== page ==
BY YIFAN POWERS
Yifan Powers is a second-year international development student and a senior editor at SAIS Perspectives. She is passionate about monitoring and evaluation in development as well as her hometown, Boston.
The IDEV Summer Internship Series highlights the experiences of IDEV students participating in internships this past summer. Each year, IDEV students intern with various development organizations around the world. These internships are generously funded by SAIS donors, and offer valuable opportunities for students to gain real-world experience between their first and second years at SAIS.
Perspectives: Where did you intern this summer?
YP: I interned with the Mann Deshi Foundation, a grassroots organization in rural Mhaswad, Maharashtra, India which runs a microfinance bank for women as well as wrap-around programming for the beneficiaries of the bank and the community in which it operates.
Perspectives: How did you find this internship, and what was the hiring process?
YP: This internship was an IDEV-arranged internship as the department has a long running relationship with the Mann Deshi Foundation. I applied through IDEV and once I had made it past the department’s internal screening, I interviewed with the Mann Deshi Foundation itself.
Perspectives: What were your primary responsibilities? Describe the projects you worked on.
YP: My primary project was a process evaluation of one of the Foundation’s newest programs, the Mann Deshi Champions Youth Development Center (YDC). The YDC offers young women in the Mann taluka extracurricular sports, personal development, and academic training with the aim to improve their self-efficacy and hard employment skills, especially in entry level civil service positions. I also conducted a needs assessment for the Foundation’s farmer producer cooperative which was looking into establishing an agriculture clinic in Mhaswad’s weekly produce market. Lastly, I did primary research for and wrote an internal report on girls’ participation in primary education in Mann taluka. These projects were the ones I spent the most amount of time on, but I also assisted with general Foundation tasks like grant writing, proposal development, and marketing and communications work.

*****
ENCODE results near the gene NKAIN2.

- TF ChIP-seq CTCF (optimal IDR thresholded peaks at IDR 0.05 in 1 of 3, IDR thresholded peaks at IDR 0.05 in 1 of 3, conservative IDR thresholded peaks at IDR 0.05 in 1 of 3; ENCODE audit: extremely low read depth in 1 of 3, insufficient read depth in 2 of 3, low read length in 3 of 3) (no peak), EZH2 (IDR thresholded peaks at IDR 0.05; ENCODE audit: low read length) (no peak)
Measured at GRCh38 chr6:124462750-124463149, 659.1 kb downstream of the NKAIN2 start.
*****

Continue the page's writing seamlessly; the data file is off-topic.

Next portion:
Perspectives: Was there previous coursework or work experience that you found especially useful during the internship or the application process?
YP: The Principles of Evaluation course I took in the spring semester of my first year was invaluable. It provided the theoretical background I needed to run the process evaluation and needs assessment I worked on. It also prepared me for the realities of doing field research, including the difficulties to watch out for when in the field. I was able to reach out to one of my professors during the summer when I had questions about my qualitative research and they were extraordinarily generous in sharing their insights then.
Perspectives: What were some of your key takeaways from this internship for your academic and professional interests?
YP: It not only confirmed my interest in monitoring and evaluation work, but also provided me with the field experience I needed given my career shift from domestic to international policy. The people I met were also uniformly welcoming and extraordinarily generous with their time, and I also was able to develop lifelong friendships with some of my colleagues and fellow interns.
Perspectives: What should future SAIS students interested in this internship know?
YP: Apply for your Indian internship visa as soon as possible! You will also need a lot of self-motivation and patience as this internship does not hold your hand when it comes to designing your work plan. If you’re up for that, it’s truly a great experience.
PHOTO CREDIT: Yifan Powers